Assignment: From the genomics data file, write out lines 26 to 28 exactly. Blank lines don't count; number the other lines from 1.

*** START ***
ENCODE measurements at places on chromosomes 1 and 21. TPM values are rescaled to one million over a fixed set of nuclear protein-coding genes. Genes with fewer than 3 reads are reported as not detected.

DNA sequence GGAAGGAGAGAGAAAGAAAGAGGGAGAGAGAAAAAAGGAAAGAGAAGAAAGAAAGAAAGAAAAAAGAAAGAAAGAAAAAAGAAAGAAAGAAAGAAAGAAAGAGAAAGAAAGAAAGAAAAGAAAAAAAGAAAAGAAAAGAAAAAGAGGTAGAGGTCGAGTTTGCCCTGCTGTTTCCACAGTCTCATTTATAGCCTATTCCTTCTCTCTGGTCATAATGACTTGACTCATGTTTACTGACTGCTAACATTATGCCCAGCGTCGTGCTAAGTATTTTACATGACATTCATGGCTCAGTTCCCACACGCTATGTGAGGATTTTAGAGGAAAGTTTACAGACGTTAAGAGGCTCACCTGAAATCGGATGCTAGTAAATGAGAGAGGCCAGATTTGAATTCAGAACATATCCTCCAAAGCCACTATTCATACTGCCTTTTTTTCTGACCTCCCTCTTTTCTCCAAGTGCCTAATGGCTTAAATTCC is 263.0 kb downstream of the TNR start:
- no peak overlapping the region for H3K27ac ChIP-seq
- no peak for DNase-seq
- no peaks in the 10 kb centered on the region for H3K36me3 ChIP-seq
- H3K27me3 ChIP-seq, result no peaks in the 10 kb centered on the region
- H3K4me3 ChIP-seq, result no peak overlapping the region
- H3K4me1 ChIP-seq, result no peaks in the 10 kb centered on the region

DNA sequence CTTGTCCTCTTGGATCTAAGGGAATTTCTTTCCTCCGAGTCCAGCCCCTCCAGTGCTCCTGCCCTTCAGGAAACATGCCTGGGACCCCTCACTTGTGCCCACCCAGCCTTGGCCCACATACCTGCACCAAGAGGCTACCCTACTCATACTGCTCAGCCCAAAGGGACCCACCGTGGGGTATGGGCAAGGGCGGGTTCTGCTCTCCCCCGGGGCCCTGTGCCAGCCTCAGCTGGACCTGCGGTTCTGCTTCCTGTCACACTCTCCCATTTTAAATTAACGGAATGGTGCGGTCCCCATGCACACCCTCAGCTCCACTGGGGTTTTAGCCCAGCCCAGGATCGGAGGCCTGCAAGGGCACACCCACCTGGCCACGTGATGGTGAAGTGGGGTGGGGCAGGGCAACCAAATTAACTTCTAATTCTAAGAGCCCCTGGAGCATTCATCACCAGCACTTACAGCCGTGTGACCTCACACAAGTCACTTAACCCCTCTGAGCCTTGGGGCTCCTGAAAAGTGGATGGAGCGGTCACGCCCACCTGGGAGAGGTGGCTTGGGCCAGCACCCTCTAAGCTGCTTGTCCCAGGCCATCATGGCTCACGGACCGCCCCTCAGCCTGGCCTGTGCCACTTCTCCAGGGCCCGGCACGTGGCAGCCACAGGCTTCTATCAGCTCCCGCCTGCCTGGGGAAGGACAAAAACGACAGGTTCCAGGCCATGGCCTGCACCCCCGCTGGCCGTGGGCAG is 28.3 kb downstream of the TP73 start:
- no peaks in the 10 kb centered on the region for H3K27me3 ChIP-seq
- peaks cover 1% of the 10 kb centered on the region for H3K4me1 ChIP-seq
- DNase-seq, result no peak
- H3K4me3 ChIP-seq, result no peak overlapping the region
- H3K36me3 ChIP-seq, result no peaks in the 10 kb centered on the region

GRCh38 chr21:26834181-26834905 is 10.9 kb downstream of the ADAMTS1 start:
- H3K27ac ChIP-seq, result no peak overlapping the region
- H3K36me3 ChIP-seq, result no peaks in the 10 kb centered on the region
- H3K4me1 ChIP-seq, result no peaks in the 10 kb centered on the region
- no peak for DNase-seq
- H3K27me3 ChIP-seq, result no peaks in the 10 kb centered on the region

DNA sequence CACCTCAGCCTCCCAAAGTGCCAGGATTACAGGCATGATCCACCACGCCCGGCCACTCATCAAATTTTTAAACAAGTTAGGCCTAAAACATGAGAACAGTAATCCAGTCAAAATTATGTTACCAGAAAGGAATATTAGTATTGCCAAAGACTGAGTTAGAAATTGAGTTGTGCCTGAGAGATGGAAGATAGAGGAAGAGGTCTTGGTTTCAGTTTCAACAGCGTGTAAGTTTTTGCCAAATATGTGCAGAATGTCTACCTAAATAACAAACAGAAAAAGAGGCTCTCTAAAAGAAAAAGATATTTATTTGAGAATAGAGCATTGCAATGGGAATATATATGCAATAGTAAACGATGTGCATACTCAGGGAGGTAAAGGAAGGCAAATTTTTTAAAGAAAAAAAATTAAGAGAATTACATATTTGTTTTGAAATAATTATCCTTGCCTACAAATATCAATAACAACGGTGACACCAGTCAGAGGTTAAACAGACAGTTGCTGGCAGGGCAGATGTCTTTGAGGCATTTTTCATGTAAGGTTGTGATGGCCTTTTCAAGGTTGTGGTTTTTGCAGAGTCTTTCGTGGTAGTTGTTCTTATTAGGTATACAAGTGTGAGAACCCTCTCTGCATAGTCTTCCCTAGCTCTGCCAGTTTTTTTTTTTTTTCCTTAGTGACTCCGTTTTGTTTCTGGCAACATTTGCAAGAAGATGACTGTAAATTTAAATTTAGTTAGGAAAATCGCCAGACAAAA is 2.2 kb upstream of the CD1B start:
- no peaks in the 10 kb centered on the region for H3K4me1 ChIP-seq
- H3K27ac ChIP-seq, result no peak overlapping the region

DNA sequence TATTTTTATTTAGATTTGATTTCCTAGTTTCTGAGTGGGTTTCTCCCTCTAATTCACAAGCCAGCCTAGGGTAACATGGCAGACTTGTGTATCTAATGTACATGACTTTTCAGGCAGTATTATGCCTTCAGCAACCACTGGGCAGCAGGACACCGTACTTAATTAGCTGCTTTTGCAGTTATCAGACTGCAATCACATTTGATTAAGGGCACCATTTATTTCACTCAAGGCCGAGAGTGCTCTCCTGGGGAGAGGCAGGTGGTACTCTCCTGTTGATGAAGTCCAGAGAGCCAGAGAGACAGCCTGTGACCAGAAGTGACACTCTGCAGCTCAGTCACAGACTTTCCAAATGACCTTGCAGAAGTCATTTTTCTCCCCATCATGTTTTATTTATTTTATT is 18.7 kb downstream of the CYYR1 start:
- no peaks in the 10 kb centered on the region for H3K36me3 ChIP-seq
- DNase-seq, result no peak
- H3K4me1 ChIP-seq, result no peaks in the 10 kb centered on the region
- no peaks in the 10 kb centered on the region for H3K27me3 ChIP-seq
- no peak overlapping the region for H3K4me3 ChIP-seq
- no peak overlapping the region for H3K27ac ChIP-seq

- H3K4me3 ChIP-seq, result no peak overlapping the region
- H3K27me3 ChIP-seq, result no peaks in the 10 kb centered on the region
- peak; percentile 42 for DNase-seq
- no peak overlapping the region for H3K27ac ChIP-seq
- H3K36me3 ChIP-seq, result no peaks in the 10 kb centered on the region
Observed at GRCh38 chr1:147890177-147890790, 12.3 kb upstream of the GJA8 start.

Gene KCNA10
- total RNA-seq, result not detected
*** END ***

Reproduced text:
- DNase-seq, result no peak
- H3K4me1 ChIP-seq, result no peaks in the 10 kb centered on the region
- no peaks in the 10 kb centered on the region for H3K27me3 ChIP-seq